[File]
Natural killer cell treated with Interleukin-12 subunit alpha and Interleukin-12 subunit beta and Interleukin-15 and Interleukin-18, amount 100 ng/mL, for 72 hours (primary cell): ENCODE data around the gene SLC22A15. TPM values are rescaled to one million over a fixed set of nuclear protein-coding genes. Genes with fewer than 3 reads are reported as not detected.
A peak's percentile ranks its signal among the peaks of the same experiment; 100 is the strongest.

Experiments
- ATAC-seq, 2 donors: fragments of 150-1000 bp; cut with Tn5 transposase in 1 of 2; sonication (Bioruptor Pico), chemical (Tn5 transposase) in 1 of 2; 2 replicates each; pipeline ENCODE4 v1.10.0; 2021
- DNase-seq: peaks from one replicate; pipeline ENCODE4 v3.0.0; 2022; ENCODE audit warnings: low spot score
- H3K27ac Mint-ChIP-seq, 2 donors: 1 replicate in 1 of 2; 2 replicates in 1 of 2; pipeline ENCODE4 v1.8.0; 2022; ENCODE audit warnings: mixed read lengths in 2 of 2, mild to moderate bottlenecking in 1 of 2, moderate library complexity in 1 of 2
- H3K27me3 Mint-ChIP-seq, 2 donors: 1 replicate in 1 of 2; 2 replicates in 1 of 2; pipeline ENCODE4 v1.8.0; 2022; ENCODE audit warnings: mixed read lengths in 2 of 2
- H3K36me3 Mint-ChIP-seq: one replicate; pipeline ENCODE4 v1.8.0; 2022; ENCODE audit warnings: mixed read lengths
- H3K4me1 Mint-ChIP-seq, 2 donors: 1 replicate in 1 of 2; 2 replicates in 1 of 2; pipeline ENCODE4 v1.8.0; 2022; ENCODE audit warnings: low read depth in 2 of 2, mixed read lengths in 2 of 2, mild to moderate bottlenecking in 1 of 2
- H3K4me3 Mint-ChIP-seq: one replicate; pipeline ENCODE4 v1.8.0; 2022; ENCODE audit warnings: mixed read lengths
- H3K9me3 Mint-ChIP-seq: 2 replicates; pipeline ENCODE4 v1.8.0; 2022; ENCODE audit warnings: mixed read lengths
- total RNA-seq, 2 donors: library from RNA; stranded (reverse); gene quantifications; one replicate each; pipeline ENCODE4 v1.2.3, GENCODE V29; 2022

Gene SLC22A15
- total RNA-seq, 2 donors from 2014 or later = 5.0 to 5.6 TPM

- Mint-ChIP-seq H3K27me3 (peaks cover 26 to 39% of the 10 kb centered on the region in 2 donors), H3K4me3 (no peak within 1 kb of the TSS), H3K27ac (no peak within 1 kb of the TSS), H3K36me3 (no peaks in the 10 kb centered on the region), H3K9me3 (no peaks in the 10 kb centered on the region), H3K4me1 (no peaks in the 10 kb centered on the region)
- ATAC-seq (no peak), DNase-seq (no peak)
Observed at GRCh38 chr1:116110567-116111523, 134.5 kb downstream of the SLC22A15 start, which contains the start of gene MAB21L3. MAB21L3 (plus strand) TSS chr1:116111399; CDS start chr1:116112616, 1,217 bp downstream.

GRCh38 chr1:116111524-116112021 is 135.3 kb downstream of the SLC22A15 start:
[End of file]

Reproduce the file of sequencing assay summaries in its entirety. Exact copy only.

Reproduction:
Natural killer cell treated with Interleukin-12 subunit alpha and Interleukin-12 subunit beta and Interleukin-15 and Interleukin-18, amount 100 ng/mL, for 72 hours (primary cell): ENCODE data around the gene SLC22A15. TPM values are rescaled to one million over a fixed set of nuclear protein-coding genes. Genes with fewer than 3 reads are reported as not detected.
A peak's percentile ranks its signal among the peaks of the same experiment; 100 is the strongest.

Experiments
- ATAC-seq, 2 donors: fragments of 150-1000 bp; cut with Tn5 transposase in 1 of 2; sonication (Bioruptor Pico), chemical (Tn5 transposase) in 1 of 2; 2 replicates each; pipeline ENCODE4 v1.10.0; 2021
- DNase-seq: peaks from one replicate; pipeline ENCODE4 v3.0.0; 2022; ENCODE audit warnings: low spot score
- H3K27ac Mint-ChIP-seq, 2 donors: 1 replicate in 1 of 2; 2 replicates in 1 of 2; pipeline ENCODE4 v1.8.0; 2022; ENCODE audit warnings: mixed read lengths in 2 of 2, mild to moderate bottlenecking in 1 of 2, moderate library complexity in 1 of 2
- H3K27me3 Mint-ChIP-seq, 2 donors: 1 replicate in 1 of 2; 2 replicates in 1 of 2; pipeline ENCODE4 v1.8.0; 2022; ENCODE audit warnings: mixed read lengths in 2 of 2
- H3K36me3 Mint-ChIP-seq: one replicate; pipeline ENCODE4 v1.8.0; 2022; ENCODE audit warnings: mixed read lengths
- H3K4me1 Mint-ChIP-seq, 2 donors: 1 replicate in 1 of 2; 2 replicates in 1 of 2; pipeline ENCODE4 v1.8.0; 2022; ENCODE audit warnings: low read depth in 2 of 2, mixed read lengths in 2 of 2, mild to moderate bottlenecking in 1 of 2
- H3K4me3 Mint-ChIP-seq: one replicate; pipeline ENCODE4 v1.8.0; 2022; ENCODE audit warnings: mixed read lengths
- H3K9me3 Mint-ChIP-seq: 2 replicates; pipeline ENCODE4 v1.8.0; 2022; ENCODE audit warnings: mixed read lengths
- total RNA-seq, 2 donors: library from RNA; stranded (reverse); gene quantifications; one replicate each; pipeline ENCODE4 v1.2.3, GENCODE V29; 2022

Gene SLC22A15
- total RNA-seq, 2 donors from 2014 or later = 5.0 to 5.6 TPM

- Mint-ChIP-seq H3K27me3 (peaks cover 26 to 39% of the 10 kb centered on the region in 2 donors), H3K4me3 (no peak within 1 kb of the TSS), H3K27ac (no peak within 1 kb of the TSS), H3K36me3 (no peaks in the 10 kb centered on the region), H3K9me3 (no peaks in the 10 kb centered on the region), H3K4me1 (no peaks in the 10 kb centered on the region)
- ATAC-seq (no peak), DNase-seq (no peak)
Observed at GRCh38 chr1:116110567-116111523, 134.5 kb downstream of the SLC22A15 start, which contains the start of gene MAB21L3. MAB21L3 (plus strand) TSS chr1:116111399; CDS start chr1:116112616, 1,217 bp downstream.

GRCh38 chr1:116111524-116112021 is 135.3 kb downstream of the SLC22A15 start: